Take these first steps in the case of a stolen artwork.
Art theft statistics say that more than 50,000 pieces of artwork are stolen each year around the world and the black market for stolen art is valued at between $6 billion and $8 billion annually.
While some media outlets claim that art crimes are the third highest-grossing criminal trade over the past decades, according to Interpol “it is very difficult to gain an exact idea of how many items of cultural property are stolen throughout the world.” The agency explains that this is due for the most part to the way crime statistics are gathered. For instance, crime is reported by the act (i.e. burglary) rather than the types of objects stolen, like fine art.
However, statistics aren’t of any help when you have the sudden and terrible realization that a piece of your collection is missing.
It’s important to keep a cool head and start the process to get everything in order. Here are the five things to do when you’ve been the victim of art theft:
1. Protect the scene of the crime
The first and most important thing to do once you’ve discovered the art theft is to protect the scene of the crime to preserve evidence. Don’t move or touch anything that isn’t necessary.
In the case of a theft from a collection in your home, leave the premises for your safety. Keep your home clear of family, friends, pets, and staff for the duration.
In the case of theft from a gallery or museum, notify the staff and keep them out of the immediate area or possibly the full building. Unfortunately, you will need to close the exhibition space to visitors throughout the investigation.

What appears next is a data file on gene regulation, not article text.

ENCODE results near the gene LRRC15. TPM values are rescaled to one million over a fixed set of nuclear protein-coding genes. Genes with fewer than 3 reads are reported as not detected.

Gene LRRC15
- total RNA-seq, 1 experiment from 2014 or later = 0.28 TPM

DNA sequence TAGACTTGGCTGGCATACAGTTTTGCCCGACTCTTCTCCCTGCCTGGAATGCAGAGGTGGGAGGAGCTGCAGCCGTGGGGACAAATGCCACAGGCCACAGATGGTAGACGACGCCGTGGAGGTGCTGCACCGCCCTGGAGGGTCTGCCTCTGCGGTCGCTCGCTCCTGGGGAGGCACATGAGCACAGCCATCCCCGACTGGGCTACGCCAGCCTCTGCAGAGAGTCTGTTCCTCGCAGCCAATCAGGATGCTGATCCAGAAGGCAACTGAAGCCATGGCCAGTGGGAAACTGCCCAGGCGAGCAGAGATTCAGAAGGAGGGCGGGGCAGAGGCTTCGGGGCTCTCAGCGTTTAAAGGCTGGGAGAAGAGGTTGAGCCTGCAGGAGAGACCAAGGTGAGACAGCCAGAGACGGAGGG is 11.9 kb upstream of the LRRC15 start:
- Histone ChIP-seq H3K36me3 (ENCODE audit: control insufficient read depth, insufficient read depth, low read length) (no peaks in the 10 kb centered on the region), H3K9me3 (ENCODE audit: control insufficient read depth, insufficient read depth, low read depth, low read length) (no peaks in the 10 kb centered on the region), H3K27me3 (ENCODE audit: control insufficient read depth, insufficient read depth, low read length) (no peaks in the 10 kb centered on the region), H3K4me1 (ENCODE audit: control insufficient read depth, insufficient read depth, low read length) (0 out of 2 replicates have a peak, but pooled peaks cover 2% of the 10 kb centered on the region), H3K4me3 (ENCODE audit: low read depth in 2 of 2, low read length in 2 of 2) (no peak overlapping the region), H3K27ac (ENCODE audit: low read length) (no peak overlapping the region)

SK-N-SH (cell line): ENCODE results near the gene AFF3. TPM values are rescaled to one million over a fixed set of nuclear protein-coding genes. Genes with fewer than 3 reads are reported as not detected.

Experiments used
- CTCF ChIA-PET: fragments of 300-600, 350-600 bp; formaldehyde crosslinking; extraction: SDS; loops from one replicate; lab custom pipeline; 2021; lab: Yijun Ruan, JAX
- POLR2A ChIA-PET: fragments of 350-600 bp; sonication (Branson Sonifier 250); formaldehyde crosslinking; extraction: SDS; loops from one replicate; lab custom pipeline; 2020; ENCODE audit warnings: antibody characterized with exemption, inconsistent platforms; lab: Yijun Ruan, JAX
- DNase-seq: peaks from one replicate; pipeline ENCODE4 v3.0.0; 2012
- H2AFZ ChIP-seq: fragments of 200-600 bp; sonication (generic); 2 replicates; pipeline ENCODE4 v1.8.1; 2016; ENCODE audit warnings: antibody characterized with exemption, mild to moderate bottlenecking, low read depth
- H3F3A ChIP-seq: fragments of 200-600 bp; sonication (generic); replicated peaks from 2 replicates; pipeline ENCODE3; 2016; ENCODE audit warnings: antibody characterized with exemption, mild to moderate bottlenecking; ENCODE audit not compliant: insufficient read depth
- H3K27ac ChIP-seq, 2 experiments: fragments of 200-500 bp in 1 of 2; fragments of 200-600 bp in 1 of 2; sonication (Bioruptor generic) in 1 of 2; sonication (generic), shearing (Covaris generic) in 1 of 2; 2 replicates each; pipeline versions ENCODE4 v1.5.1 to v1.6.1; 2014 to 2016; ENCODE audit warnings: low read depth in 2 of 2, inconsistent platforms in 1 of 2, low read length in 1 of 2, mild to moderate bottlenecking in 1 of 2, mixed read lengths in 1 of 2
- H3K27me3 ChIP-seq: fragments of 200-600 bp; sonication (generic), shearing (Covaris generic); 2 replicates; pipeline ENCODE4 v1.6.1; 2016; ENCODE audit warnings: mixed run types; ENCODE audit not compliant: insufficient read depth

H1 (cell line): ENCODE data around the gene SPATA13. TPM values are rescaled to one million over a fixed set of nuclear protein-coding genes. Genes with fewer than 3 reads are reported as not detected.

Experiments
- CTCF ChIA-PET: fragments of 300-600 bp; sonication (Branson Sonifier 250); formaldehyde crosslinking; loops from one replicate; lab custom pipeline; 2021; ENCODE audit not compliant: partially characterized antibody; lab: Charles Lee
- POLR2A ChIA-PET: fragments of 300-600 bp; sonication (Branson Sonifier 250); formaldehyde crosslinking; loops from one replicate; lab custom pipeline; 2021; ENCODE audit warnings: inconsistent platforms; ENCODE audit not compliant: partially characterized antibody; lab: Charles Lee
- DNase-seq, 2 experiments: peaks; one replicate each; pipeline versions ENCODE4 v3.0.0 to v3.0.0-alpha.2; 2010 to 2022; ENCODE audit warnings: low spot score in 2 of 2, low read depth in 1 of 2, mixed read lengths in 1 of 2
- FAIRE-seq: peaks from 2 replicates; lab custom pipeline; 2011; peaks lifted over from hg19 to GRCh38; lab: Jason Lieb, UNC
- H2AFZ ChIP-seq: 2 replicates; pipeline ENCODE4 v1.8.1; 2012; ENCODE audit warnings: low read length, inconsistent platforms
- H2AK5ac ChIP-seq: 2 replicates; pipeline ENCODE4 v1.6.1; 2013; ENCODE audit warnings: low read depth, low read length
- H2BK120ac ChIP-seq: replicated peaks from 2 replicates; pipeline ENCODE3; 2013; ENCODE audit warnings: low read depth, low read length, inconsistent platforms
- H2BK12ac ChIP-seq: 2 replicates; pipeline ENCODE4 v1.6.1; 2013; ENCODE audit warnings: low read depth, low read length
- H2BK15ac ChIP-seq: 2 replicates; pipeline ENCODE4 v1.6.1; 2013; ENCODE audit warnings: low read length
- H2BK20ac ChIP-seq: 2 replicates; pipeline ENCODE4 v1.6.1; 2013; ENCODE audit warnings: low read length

2. Call the police
While there are a variety of agencies that focus on art theft and fraud, like the FBI Art Crime Program and Los Angeles Police Department Art Theft Detail, your first call should be to your local police department.
Calling the police will set the incident on record and provide a starting point for further investigations and insurance claims.
Call the emergency number in your area to report the crime (911 in the US). You will need to provide them with your name, a phone number they can reach you at, the location of the theft, and whether or not you feel the burglars are still on the premises.
3. Gather information to share with the authorities
The more information you can provide the authorities the better. Now is the time when it’s helpful to have an art collection management system like Artwork Archive. This way, you have all of the documentation you need in one centralized, easy-to-access place.
Photographs, bills of sale, appraisals, identifying information and artist information will be a great help to the authorities as they continue their investigation.
Determine the last time the objects were seen. If possible, gather any security system records or security camera videos. Make a note of any staff or family members who were in the area of the crime in the days leading up to the event.
4. Call your insurance company
Once the police have all the information you need, call your insurance company right away. Your claims specialist will walk you through your policy and give you a to-do list to get your claim underway.
They will need the report number from the police and a description of everything that is missing from your collection. Your insurance company will also be able to help you with any damages to the facility or home and other items stolen during this incident.
You can easily export the key information your insurance company needs with an online art inventory management system like Artwork Archive.
5. Follow up with the authorities
Don't be afraid to follow up with the police and your insurance company to make sure everything is progressing. While it is their job to keep things moving, it’s a piece of your collection that has gone missing.